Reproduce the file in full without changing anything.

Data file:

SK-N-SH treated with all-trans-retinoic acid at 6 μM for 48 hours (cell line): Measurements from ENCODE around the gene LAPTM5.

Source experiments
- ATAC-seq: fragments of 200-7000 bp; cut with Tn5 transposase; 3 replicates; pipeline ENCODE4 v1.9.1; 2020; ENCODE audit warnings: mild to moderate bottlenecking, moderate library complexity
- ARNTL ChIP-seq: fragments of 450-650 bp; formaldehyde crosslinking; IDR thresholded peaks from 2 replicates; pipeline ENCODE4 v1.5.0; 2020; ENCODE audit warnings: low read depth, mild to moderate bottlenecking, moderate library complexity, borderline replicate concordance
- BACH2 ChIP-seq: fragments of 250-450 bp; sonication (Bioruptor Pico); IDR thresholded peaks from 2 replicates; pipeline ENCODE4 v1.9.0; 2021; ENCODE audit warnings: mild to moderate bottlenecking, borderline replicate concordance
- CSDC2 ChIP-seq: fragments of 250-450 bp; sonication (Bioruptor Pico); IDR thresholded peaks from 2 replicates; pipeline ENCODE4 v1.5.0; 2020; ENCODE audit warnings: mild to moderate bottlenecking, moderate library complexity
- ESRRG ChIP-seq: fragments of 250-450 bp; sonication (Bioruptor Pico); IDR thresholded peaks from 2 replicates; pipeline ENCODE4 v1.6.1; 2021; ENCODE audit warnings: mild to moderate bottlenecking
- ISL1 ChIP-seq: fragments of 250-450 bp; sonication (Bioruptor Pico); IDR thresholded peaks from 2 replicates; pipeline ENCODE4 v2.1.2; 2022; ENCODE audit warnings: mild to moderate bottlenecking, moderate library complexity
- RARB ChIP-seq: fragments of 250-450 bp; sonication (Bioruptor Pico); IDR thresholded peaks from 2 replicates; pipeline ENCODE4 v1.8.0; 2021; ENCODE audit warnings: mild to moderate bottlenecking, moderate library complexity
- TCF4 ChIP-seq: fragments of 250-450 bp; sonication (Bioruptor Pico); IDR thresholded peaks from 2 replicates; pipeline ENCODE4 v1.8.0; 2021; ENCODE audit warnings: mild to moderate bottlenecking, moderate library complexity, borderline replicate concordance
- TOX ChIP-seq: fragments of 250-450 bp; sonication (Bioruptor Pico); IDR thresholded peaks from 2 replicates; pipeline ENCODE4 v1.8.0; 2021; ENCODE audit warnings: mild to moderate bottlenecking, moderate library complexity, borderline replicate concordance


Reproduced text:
SK-N-SH treated with all-trans-retinoic acid at 6 μM for 48 hours (cell line): Measurements from ENCODE around the gene LAPTM5.

Source experiments
- ATAC-seq: fragments of 200-7000 bp; cut with Tn5 transposase; 3 replicates; pipeline ENCODE4 v1.9.1; 2020; ENCODE audit warnings: mild to moderate bottlenecking, moderate library complexity
- ARNTL ChIP-seq: fragments of 450-650 bp; formaldehyde crosslinking; IDR thresholded peaks from 2 replicates; pipeline ENCODE4 v1.5.0; 2020; ENCODE audit warnings: low read depth, mild to moderate bottlenecking, moderate library complexity, borderline replicate concordance
- BACH2 ChIP-seq: fragments of 250-450 bp; sonication (Bioruptor Pico); IDR thresholded peaks from 2 replicates; pipeline ENCODE4 v1.9.0; 2021; ENCODE audit warnings: mild to moderate bottlenecking, borderline replicate concordance
- CSDC2 ChIP-seq: fragments of 250-450 bp; sonication (Bioruptor Pico); IDR thresholded peaks from 2 replicates; pipeline ENCODE4 v1.5.0; 2020; ENCODE audit warnings: mild to moderate bottlenecking, moderate library complexity
- ESRRG ChIP-seq: fragments of 250-450 bp; sonication (Bioruptor Pico); IDR thresholded peaks from 2 replicates; pipeline ENCODE4 v1.6.1; 2021; ENCODE audit warnings: mild to moderate bottlenecking
- ISL1 ChIP-seq: fragments of 250-450 bp; sonication (Bioruptor Pico); IDR thresholded peaks from 2 replicates; pipeline ENCODE4 v2.1.2; 2022; ENCODE audit warnings: mild to moderate bottlenecking, moderate library complexity
- RARB ChIP-seq: fragments of 250-450 bp; sonication (Bioruptor Pico); IDR thresholded peaks from 2 replicates; pipeline ENCODE4 v1.8.0; 2021; ENCODE audit warnings: mild to moderate bottlenecking, moderate library complexity
- TCF4 ChIP-seq: fragments of 250-450 bp; sonication (Bioruptor Pico); IDR thresholded peaks from 2 replicates; pipeline ENCODE4 v1.8.0; 2021; ENCODE audit warnings: mild to moderate bottlenecking, moderate library complexity, borderline replicate concordance
- TOX ChIP-seq: fragments of 250-450 bp; sonication (Bioruptor Pico); IDR thresholded peaks from 2 replicates; pipeline ENCODE4 v1.8.0; 2021; ENCODE audit warnings: mild to moderate bottlenecking, moderate library complexity, borderline replicate concordance